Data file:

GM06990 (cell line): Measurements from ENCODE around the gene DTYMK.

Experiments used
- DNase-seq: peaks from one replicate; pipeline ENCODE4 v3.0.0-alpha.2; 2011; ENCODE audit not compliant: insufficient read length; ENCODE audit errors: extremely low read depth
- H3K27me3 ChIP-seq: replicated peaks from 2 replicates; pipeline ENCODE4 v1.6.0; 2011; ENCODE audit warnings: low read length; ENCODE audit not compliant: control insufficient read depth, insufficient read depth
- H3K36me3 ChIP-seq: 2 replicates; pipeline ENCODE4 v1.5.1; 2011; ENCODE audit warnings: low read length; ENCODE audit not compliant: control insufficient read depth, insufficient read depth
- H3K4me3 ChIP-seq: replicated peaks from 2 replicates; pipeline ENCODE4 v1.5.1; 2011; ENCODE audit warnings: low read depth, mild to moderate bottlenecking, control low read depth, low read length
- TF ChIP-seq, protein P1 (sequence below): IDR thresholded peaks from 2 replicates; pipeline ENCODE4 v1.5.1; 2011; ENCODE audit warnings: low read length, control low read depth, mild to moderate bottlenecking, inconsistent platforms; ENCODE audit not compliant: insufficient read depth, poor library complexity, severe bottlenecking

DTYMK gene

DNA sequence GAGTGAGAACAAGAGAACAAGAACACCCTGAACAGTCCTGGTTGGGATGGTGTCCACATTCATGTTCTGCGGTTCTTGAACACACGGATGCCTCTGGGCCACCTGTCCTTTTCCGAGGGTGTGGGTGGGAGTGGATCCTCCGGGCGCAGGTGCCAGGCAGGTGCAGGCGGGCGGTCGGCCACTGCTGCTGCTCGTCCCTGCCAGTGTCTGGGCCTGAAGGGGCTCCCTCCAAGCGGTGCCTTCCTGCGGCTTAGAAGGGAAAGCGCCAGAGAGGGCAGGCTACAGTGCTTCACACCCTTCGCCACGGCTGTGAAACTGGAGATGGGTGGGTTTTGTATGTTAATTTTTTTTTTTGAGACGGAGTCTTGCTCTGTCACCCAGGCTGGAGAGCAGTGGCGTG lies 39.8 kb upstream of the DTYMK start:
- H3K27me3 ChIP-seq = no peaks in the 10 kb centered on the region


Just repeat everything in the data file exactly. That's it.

GM06990 (cell line): Measurements from ENCODE around the gene DTYMK.

Experiments used
- DNase-seq: peaks from one replicate; pipeline ENCODE4 v3.0.0-alpha.2; 2011; ENCODE audit not compliant: insufficient read length; ENCODE audit errors: extremely low read depth
- H3K27me3 ChIP-seq: replicated peaks from 2 replicates; pipeline ENCODE4 v1.6.0; 2011; ENCODE audit warnings: low read length; ENCODE audit not compliant: control insufficient read depth, insufficient read depth
- H3K36me3 ChIP-seq: 2 replicates; pipeline ENCODE4 v1.5.1; 2011; ENCODE audit warnings: low read length; ENCODE audit not compliant: control insufficient read depth, insufficient read depth
- H3K4me3 ChIP-seq: replicated peaks from 2 replicates; pipeline ENCODE4 v1.5.1; 2011; ENCODE audit warnings: low read depth, mild to moderate bottlenecking, control low read depth, low read length
- TF ChIP-seq, protein P1 (sequence below): IDR thresholded peaks from 2 replicates; pipeline ENCODE4 v1.5.1; 2011; ENCODE audit warnings: low read length, control low read depth, mild to moderate bottlenecking, inconsistent platforms; ENCODE audit not compliant: insufficient read depth, poor library complexity, severe bottlenecking

DTYMK gene

DNA sequence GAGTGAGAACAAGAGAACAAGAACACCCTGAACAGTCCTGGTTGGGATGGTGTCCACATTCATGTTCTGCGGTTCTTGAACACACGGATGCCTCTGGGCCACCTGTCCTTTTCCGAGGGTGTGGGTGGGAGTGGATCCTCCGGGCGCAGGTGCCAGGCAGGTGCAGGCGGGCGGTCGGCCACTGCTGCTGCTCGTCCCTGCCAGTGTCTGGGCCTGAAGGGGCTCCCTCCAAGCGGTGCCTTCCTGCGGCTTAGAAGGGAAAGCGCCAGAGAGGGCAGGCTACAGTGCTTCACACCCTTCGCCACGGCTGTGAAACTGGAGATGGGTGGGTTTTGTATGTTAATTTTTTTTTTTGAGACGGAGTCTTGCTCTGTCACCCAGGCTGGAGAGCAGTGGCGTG lies 39.8 kb upstream of the DTYMK start:
- H3K27me3 ChIP-seq = no peaks in the 10 kb centered on the region